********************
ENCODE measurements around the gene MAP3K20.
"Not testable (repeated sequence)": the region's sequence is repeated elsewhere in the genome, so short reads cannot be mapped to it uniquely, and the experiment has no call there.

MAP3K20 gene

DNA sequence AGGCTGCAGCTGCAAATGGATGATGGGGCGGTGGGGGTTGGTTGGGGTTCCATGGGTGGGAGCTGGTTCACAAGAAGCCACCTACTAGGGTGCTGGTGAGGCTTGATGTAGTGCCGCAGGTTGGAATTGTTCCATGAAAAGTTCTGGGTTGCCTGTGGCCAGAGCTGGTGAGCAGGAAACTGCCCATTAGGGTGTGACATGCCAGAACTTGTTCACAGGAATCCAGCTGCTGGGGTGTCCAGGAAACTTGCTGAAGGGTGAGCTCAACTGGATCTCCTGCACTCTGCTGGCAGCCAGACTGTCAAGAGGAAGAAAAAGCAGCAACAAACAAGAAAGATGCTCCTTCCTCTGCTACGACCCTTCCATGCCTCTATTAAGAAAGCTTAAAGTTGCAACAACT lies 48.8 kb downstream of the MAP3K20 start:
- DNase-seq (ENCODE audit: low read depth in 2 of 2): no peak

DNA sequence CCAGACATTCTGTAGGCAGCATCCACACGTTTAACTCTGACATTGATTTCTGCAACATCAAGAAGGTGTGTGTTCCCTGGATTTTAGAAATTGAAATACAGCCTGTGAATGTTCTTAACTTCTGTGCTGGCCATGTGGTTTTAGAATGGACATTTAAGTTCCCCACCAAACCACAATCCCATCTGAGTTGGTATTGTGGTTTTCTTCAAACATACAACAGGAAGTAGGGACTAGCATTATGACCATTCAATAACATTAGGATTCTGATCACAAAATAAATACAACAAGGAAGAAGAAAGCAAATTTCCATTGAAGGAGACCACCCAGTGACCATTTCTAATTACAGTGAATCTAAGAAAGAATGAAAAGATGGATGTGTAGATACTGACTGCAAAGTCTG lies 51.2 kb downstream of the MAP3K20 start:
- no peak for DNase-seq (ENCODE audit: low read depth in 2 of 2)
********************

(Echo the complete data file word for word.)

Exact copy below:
ENCODE measurements around the gene MAP3K20.
"Not testable (repeated sequence)": the region's sequence is repeated elsewhere in the genome, so short reads cannot be mapped to it uniquely, and the experiment has no call there.

MAP3K20 gene

DNA sequence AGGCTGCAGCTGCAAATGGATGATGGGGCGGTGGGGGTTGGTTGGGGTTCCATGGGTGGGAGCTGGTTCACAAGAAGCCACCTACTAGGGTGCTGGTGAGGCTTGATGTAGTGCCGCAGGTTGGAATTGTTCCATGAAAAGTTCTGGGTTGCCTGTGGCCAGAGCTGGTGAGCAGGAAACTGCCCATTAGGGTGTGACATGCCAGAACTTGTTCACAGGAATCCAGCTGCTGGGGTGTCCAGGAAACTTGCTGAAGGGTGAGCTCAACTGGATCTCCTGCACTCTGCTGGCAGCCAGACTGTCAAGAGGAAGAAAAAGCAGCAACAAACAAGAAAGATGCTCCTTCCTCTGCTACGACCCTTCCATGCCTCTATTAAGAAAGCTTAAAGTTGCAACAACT lies 48.8 kb downstream of the MAP3K20 start:
- DNase-seq (ENCODE audit: low read depth in 2 of 2): no peak

DNA sequence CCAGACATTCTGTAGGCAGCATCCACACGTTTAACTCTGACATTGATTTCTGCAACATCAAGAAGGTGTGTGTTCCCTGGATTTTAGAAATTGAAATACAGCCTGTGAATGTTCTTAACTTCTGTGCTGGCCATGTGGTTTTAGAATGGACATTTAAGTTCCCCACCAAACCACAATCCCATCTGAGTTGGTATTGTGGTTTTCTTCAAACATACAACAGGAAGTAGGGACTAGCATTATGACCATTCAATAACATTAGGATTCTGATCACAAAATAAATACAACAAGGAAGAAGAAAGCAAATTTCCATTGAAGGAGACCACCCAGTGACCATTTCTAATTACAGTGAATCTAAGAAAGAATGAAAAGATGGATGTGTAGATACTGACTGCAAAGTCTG lies 51.2 kb downstream of the MAP3K20 start:
- no peak for DNase-seq (ENCODE audit: low read depth in 2 of 2)